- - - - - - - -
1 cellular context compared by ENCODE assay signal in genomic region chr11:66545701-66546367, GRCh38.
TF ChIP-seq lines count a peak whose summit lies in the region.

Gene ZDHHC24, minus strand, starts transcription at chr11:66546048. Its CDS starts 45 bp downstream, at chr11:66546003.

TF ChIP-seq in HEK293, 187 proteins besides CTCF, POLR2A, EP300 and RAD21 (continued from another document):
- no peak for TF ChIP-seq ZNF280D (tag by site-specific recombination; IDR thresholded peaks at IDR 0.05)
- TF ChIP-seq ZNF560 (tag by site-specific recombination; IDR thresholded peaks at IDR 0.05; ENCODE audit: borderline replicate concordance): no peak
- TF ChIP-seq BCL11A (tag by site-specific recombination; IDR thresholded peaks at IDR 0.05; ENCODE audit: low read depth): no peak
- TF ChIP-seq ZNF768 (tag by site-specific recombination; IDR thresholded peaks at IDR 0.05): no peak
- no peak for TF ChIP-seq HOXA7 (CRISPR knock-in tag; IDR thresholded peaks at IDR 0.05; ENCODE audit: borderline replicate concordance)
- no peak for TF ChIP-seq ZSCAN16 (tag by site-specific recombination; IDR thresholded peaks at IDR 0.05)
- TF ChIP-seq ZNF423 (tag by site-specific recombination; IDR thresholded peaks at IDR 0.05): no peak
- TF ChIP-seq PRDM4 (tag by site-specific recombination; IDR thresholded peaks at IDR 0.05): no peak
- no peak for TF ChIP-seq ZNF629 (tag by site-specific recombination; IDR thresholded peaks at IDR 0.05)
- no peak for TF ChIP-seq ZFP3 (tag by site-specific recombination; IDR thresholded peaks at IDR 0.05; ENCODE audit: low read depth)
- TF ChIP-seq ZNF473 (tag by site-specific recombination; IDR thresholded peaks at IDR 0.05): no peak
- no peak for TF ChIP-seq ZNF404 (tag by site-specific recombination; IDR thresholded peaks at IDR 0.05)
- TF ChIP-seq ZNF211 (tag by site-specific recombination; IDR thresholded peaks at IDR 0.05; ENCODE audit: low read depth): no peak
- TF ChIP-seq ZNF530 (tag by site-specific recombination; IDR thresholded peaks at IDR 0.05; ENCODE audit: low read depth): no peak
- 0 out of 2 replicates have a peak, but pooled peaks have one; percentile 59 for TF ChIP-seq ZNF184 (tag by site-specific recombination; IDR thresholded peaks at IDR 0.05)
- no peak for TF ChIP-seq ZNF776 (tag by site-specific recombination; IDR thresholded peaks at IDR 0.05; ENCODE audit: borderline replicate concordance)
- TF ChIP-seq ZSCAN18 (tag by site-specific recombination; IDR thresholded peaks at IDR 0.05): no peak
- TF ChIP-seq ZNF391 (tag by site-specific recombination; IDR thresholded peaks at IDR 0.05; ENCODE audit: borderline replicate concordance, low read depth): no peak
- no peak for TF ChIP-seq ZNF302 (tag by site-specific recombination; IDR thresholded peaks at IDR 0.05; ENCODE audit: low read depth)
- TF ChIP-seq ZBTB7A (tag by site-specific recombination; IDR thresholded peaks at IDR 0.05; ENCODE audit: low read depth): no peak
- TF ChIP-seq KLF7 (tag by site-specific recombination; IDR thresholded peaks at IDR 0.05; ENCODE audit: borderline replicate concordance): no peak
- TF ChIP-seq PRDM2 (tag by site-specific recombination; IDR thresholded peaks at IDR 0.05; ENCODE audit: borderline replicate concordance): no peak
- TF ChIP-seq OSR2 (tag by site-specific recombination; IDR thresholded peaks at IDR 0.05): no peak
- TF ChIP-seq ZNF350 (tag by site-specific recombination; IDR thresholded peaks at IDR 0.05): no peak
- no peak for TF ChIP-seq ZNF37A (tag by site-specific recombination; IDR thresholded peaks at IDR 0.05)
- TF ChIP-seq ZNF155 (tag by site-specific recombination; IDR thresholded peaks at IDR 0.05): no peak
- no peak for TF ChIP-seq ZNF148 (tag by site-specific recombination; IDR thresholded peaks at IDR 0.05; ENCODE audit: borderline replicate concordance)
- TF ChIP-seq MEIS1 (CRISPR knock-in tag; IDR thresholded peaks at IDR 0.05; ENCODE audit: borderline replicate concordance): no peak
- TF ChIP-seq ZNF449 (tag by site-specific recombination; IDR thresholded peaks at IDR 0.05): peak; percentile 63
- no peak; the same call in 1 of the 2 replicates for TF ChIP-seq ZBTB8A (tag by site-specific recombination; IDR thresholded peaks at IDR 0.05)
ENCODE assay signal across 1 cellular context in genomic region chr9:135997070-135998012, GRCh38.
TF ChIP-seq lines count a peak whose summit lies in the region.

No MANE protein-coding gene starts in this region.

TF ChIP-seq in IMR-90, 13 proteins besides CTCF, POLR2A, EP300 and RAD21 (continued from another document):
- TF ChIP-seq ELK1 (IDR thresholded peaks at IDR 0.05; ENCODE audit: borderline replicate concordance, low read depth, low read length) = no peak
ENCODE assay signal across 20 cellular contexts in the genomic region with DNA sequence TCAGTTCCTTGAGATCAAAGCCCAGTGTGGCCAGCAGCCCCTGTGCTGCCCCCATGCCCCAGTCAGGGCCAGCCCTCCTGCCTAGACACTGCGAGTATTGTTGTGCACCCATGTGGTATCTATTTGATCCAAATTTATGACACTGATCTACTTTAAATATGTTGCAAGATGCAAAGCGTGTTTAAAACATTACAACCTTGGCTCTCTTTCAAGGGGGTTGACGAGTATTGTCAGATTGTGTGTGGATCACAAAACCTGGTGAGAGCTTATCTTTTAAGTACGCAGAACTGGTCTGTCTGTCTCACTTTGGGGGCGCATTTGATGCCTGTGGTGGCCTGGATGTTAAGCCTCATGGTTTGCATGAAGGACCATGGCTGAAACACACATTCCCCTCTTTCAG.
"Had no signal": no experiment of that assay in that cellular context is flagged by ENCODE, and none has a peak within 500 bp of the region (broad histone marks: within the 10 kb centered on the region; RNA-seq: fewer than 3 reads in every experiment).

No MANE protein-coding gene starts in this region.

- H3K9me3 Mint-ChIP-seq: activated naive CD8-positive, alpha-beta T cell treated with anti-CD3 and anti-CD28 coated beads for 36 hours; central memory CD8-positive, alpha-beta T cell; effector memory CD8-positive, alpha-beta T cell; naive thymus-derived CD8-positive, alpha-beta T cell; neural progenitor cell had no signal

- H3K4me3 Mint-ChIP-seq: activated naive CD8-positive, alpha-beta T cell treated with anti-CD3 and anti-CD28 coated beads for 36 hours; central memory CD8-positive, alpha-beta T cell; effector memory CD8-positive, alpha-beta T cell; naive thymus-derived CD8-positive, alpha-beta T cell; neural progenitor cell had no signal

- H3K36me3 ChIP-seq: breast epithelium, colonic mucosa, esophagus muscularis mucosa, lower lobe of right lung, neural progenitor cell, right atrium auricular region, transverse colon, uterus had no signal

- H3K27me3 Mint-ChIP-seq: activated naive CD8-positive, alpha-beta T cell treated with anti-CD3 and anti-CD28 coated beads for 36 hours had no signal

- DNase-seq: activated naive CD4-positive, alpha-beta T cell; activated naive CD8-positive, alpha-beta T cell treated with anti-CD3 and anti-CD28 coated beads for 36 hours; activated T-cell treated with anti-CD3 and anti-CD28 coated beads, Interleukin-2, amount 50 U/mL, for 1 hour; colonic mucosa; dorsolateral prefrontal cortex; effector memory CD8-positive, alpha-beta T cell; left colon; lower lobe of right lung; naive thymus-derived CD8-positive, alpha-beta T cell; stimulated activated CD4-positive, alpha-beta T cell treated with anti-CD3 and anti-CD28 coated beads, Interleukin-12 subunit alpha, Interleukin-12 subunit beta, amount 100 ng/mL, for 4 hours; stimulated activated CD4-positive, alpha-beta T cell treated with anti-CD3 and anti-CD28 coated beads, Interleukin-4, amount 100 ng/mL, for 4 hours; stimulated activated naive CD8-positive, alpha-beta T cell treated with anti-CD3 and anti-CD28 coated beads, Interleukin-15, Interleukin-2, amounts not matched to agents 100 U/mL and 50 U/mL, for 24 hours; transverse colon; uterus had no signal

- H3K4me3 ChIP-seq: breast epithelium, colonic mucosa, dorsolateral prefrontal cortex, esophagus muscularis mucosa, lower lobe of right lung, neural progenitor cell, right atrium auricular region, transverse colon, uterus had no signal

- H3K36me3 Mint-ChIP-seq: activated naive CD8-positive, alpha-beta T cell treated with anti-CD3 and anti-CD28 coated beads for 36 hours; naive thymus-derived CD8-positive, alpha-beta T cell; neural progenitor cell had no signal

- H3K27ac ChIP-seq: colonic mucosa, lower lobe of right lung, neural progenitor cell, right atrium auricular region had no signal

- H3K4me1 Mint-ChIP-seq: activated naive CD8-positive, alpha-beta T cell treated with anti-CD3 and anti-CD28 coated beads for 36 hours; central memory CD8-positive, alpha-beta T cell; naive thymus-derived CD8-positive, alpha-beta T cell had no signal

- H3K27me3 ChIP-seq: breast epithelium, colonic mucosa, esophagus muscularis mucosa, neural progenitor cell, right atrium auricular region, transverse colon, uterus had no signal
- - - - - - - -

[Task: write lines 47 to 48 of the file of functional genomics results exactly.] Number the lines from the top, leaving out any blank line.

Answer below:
- DNase-seq: activated naive CD4-positive, alpha-beta T cell; activated naive CD8-positive, alpha-beta T cell treated with anti-CD3 and anti-CD28 coated beads for 36 hours; activated T-cell treated with anti-CD3 and anti-CD28 coated beads, Interleukin-2, amount 50 U/mL, for 1 hour; colonic mucosa; dorsolateral prefrontal cortex; effector memory CD8-positive, alpha-beta T cell; left colon; lower lobe of right lung; naive thymus-derived CD8-positive, alpha-beta T cell; stimulated activated CD4-positive, alpha-beta T cell treated with anti-CD3 and anti-CD28 coated beads, Interleukin-12 subunit alpha, Interleukin-12 subunit beta, amount 100 ng/mL, for 4 hours; stimulated activated CD4-positive, alpha-beta T cell treated with anti-CD3 and anti-CD28 coated beads, Interleukin-4, amount 100 ng/mL, for 4 hours; stimulated activated naive CD8-positive, alpha-beta T cell treated with anti-CD3 and anti-CD28 coated beads, Interleukin-15, Interleukin-2, amounts not matched to agents 100 U/mL and 50 U/mL, for 24 hours; transverse colon; uterus had no signal

- H3K4me3 ChIP-seq: breast epithelium, colonic mucosa, dorsolateral prefrontal cortex, esophagus muscularis mucosa, lower lobe of right lung, neural progenitor cell, right atrium auricular region, transverse colon, uterus had no signal